The Low-Hanging, High Impact Accessibility Issues For Developers In this talk Samuel Proulx, Accessibility Evangelist at Fable and blind since birth, will walk you through low-effort, high yield opportunities for you to improve accessibility in your apps and websites. It is tailored to developers and will cover major items within the context of the W3C principles, as well as informed by his experiences as a screen reader user and member of a community of people with disabilities

Web Directions Code ’21 session spotlight–Intro to Cross Screen Reader Testing

Intro to Cross Screen Reader Testing There’s a wide variety of screen readers available today — NVDA, JAWS, VoiceOver, Narrator, and TalkBack to name a few. Much like web browsers, each has its own strengths, weaknesses, and unique quirks.

In this talk, we’ll dive into why testing with screen readers is important, the major differences between them, and strategies you can use to prioritize and debug screen reader issues that surface in your accessibility work.

Web Directions aaa ’21 session spotlight–SpeakingNaturally on Dragons and other alternative navigations

SpeakingNaturally on Dragons and other alternative navigations Accessibility talks typically focus on understanding standards and code, but there’s something that’s more important to understand before you even start thinking about WCAG or ARIA. It’s assistive technology.

What types are there and how do they work? We’ll dive into the lesser know alternative navigation tools like Dragon NaturallySpeaking, switch systems and on screen keyboards. Once you know more about assistive technology you can better understand the impact of following or not following WCAG and you can test that your accessible code actually makes sense.

Web Directions aaa ’21 session spotlight–Making Motion Inclusive

Making Motion Inclusive Let’s clear the air about animation and inclusive design. It’s a common misconception that things like inclusive design and accessibility only come at the cost of design details like motion, but that’s just not the case. Whether it’s microinteractions, animated illustrations, or larger animated experiences, a little care and consideration can go a long way towards getting the best of both worlds.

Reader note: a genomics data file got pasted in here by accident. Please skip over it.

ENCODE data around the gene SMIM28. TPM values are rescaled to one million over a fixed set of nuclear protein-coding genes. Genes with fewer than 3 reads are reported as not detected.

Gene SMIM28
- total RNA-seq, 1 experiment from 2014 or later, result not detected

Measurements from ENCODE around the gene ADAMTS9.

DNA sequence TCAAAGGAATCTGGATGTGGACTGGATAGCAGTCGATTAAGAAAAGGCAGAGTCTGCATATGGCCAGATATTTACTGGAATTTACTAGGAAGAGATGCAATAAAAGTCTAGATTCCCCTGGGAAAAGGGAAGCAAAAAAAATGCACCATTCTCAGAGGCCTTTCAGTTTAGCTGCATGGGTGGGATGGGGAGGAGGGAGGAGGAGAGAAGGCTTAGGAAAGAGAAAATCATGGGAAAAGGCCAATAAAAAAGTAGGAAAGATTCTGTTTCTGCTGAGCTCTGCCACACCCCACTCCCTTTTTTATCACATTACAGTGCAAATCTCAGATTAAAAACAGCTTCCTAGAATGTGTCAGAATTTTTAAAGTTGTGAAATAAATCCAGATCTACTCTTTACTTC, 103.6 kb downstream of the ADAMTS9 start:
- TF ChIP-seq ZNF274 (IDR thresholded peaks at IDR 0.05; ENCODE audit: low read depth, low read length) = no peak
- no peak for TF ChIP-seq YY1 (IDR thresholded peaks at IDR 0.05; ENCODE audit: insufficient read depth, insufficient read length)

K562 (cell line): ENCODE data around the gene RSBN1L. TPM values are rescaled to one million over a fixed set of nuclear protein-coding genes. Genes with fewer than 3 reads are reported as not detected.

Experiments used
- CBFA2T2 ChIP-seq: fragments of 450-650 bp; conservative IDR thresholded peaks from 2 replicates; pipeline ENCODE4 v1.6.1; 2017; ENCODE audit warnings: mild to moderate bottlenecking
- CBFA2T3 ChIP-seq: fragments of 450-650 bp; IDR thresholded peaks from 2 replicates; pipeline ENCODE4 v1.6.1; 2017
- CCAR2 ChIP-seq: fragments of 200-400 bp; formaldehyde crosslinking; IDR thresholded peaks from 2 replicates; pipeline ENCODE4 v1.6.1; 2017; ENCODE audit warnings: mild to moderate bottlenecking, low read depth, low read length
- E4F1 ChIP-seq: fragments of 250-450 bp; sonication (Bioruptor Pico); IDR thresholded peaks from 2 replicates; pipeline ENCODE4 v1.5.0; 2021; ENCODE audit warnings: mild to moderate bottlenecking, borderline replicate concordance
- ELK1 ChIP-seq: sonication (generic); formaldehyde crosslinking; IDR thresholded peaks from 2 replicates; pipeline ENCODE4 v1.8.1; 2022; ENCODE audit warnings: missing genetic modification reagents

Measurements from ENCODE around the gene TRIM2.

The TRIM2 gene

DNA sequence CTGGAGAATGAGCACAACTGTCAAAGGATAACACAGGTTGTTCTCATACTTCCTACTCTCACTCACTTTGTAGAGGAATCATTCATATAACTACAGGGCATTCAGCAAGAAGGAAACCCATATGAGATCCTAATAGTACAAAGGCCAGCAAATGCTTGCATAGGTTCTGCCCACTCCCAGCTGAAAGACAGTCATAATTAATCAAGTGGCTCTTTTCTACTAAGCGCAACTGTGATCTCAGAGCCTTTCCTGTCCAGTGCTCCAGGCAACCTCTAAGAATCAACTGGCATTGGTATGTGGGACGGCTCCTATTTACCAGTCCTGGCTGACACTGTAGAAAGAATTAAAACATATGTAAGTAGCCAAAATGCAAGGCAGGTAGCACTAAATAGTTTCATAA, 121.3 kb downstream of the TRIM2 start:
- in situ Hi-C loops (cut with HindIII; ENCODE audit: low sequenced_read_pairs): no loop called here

In this session Val will show you how to build animated interactions with inclusivity in mind from the start. We’ll discuss how to apply web accessibility guidelines to modern web animation, when and how to implement reduced motion, and approaches to building up animated interactions for a solid standards base.

Web Directions Code ’21 session spotlight–Building the most inaccessible site possible with a perfect Lighthouse score

Building the most inaccessible site possible with a perfect Lighthouse score Google’s built-in testing tool Lighthouse judges the accessibility of our websites with a score between 0 and 100. It’s laudable to try to get a high grading, but a score of 100 doesn’t mean that the site is perfectly accessible. To prove that Manuel Matuzović carried out a little experiment.

Web Directions Code ’21 session spotlight–Forced colors explained

Forced colors explained Forced colors, or Windows high contrast mode (a “misnomer”, we’ll get to that), is a way for browsers to completely overwrite your websites design with a user specified style. The CSS Media query of the same name can help you adapt, or compensate, for this radical change in your sites design. But what should you adapt to, and how? Join Kilian in this talk to explore the what, why and how of forced colors.

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Thoroughly enjoyed Web Directions — met some great people, heard some inspiring presenters and added a whole bunch of things to my to-do list.

Joel Roberts Web Developer